An estimated 500 people visited the unveiling of the new apartments which now occupy the former Horsham District Council offices.
First time buyers were joined by property investors and other house hunters at the launch event, which was hosted on Saturday at the Capitol Theatre on North Street, next door to the building, which remains under development.
The turnout delighted Peter Maskell, director of Brock Taylor on East Street, which is marketing the multi-million development.
He said: “We had hundreds of people through the door, who were a mixture of locals and investors coming into the area.
“The interest was a little bit to do with it being the former council offices but mainly because of the location. Horsham is very popular because of its proximity to London and because it is a very nice place to live.”
The development, which is now known as Holmes Park, is being done in two stages and on Saturday, the first 60 properties out of the 102 which will eventually be available were released onto the housing market.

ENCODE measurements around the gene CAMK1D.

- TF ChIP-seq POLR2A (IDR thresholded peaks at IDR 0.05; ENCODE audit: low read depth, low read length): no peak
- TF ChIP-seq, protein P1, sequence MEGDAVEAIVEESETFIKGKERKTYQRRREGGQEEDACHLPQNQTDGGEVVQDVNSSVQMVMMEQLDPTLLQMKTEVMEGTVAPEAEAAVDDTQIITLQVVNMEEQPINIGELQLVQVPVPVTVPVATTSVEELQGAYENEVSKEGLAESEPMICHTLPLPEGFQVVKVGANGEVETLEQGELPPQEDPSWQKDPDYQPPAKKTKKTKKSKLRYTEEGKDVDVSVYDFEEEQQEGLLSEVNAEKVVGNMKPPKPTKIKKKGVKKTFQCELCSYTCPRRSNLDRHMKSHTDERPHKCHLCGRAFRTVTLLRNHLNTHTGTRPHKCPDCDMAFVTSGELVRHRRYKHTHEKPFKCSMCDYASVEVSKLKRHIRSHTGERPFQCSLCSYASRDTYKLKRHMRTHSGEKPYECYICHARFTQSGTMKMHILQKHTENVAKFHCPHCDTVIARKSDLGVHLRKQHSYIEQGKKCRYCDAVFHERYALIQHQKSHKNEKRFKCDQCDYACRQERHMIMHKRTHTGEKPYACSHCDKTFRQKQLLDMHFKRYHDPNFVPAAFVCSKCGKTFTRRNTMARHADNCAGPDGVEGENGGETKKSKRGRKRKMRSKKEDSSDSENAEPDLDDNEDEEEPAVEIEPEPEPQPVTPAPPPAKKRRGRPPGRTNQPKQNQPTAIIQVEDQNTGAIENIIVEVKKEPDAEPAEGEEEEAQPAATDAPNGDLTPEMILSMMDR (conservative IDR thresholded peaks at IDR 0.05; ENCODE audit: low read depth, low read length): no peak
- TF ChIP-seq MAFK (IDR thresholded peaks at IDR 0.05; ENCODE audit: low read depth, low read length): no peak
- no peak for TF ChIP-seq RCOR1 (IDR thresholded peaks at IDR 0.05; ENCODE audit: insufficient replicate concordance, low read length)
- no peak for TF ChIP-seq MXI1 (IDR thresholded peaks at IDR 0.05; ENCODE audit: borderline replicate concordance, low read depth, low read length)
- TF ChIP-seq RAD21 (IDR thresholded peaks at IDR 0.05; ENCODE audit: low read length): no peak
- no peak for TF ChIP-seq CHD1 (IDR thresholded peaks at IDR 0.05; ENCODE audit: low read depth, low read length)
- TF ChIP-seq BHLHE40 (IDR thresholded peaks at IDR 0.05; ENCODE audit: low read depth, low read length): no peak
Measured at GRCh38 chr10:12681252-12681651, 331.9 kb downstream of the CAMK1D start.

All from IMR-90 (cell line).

The doors of several fully furnished ground floor show homes were opened up to visitors and Mr Maskell said that 24 properties, worth a combined £5 million, were reserved on the day.
The properties are covered by the Help to Buy scheme, the Government-run initiative, which aims to support the national housing market.
The scheme is open to first time buyers and certain people looking to buy new properties worth under £600,000.
Mr Maskell was encouraged by the number of first time buyers who attended the open day, some of whom attended with their parents and said that a property could be secured with a deposit from would-be buyers of as little as £8,500.
Horsham District Council vacated the offices three years ago and moved across the road to County Hall North to share with West Sussex County Council. The property was sold in a multi-million pound deal and was developed by the company Brick Mort. The prices of apartments range from £170,000 for a studio flat to £340,000 for a two bedroom property.
Mr Maskell said that the open day had served as a trip down memory for some visitors. He said: “We had a number of people of who worked at the offices. Somebody has bought one apartment and his mother told me that it was near the office she used to work in.”